Your Mix Fix: Ric Piccolo

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The word mixtape has plenty of different interpretations. It used to be that mixtapes were actually DJ sets recorded on cassette tapes, but with the coming of the digital music age, the name remained the same, but the definition expanded. Nowadays, people call mixtapes many different things, some of which are not necessarily mixed and most of which were never taped. Here we try to cover them all. In this column, Juan Data gives you a worthy one every week.

DJ: Ric Piccolo

MIXTAPE: PampasDiscoShock Vol. 3

During the years of the disco fever, apparently a lot of this type of music was recorded and released in Argentina, mostly by totally unknown artists or studio bands with made-up names. Some of those musicians, it’s rumored, were actually playing in prestigious rock bands from the rock en español pioneering period. However, they never signed these works with their actual names because disco — and by extension all music made for the dance floors — had a really bad reputation, and they could easily lose their rocker cred.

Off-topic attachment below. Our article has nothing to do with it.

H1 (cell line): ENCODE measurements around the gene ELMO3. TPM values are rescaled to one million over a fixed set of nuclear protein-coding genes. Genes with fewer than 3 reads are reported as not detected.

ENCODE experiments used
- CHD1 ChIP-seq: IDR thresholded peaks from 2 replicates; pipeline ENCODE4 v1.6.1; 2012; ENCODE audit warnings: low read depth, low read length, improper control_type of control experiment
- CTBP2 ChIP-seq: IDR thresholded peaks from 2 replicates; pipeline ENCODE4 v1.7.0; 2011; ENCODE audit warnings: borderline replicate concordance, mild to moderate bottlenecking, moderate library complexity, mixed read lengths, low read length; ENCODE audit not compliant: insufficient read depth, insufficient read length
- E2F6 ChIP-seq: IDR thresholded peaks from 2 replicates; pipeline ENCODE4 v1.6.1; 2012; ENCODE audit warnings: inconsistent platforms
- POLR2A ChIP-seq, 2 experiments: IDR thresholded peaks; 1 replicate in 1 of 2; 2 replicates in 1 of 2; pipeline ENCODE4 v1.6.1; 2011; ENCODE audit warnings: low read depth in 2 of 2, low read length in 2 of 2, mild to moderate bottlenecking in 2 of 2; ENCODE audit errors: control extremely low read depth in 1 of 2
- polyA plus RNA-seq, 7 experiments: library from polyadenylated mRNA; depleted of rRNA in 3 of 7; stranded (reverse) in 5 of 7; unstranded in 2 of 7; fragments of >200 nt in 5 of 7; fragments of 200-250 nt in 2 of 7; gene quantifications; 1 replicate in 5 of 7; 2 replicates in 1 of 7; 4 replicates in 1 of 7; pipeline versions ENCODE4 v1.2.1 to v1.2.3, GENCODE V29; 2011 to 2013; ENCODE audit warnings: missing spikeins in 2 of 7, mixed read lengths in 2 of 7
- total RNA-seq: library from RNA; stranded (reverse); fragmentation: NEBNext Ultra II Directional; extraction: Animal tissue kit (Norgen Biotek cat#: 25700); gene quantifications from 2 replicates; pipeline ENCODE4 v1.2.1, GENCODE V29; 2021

I didn’t know any of this until a couple of days ago when, during one of my many music archeology digging expeditions through Buenos Aires downtown’s record stores, I randomly ran into Ric Piccolo. I overheard Ric talking about exactly this to the friendly record store clerk. Ric told me he specialized in excavating rare disco gems from that period of Argentine music and exposing them to the international public in the form of re-edits, and series of mixtapes like this one. I later learned he also does some pretty cool pop electronic dance music in the duo Ambar.

PampasDiscoShock Vol. 3 is a 40-plus minute long DJ set where he shows off some of the most oscure treasures of his collection, including some Argentine versions of international tracks and plenty more unexpected originals (did you know people were trying to do disco tango? I mean, playing tango arrangements over funky dance beats, like two decades before Gotan Project was even conceived? I didn’t). There’s some singing (in English) on a couple of tracks but the selection focuses mainly on instrumentals that were probably made for movies or cheesy TV show soundtracks (my guess). Unfortunately it doesn’t include the playlist or any information about the records used.